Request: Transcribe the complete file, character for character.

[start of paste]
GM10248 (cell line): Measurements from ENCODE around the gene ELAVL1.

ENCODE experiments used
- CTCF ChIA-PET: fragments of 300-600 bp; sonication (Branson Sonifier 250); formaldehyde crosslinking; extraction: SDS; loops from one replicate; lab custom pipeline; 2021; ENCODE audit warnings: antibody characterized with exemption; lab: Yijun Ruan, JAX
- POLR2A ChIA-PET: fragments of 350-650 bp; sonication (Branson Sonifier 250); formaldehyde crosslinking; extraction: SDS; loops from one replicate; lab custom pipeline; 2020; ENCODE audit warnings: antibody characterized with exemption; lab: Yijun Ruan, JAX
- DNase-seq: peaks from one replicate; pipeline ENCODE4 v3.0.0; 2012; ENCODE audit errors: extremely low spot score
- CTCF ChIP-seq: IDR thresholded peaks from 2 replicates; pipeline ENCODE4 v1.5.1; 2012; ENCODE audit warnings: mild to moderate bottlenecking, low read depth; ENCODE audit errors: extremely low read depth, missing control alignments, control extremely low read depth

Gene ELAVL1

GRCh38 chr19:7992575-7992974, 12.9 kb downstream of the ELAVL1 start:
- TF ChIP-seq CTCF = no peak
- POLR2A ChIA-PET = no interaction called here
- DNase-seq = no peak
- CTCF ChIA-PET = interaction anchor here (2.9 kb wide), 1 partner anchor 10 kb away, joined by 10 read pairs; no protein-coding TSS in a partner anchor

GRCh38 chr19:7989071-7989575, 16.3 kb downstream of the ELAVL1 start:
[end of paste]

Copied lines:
GM10248 (cell line): Measurements from ENCODE around the gene ELAVL1.

ENCODE experiments used
- CTCF ChIA-PET: fragments of 300-600 bp; sonication (Branson Sonifier 250); formaldehyde crosslinking; extraction: SDS; loops from one replicate; lab custom pipeline; 2021; ENCODE audit warnings: antibody characterized with exemption; lab: Yijun Ruan, JAX
- POLR2A ChIA-PET: fragments of 350-650 bp; sonication (Branson Sonifier 250); formaldehyde crosslinking; extraction: SDS; loops from one replicate; lab custom pipeline; 2020; ENCODE audit warnings: antibody characterized with exemption; lab: Yijun Ruan, JAX
- DNase-seq: peaks from one replicate; pipeline ENCODE4 v3.0.0; 2012; ENCODE audit errors: extremely low spot score
- CTCF ChIP-seq: IDR thresholded peaks from 2 replicates; pipeline ENCODE4 v1.5.1; 2012; ENCODE audit warnings: mild to moderate bottlenecking, low read depth; ENCODE audit errors: extremely low read depth, missing control alignments, control extremely low read depth

Gene ELAVL1

GRCh38 chr19:7992575-7992974, 12.9 kb downstream of the ELAVL1 start:
- TF ChIP-seq CTCF = no peak
- POLR2A ChIA-PET = no interaction called here
- DNase-seq = no peak
- CTCF ChIA-PET = interaction anchor here (2.9 kb wide), 1 partner anchor 10 kb away, joined by 10 read pairs; no protein-coding TSS in a partner anchor

GRCh38 chr19:7989071-7989575, 16.3 kb downstream of the ELAVL1 start: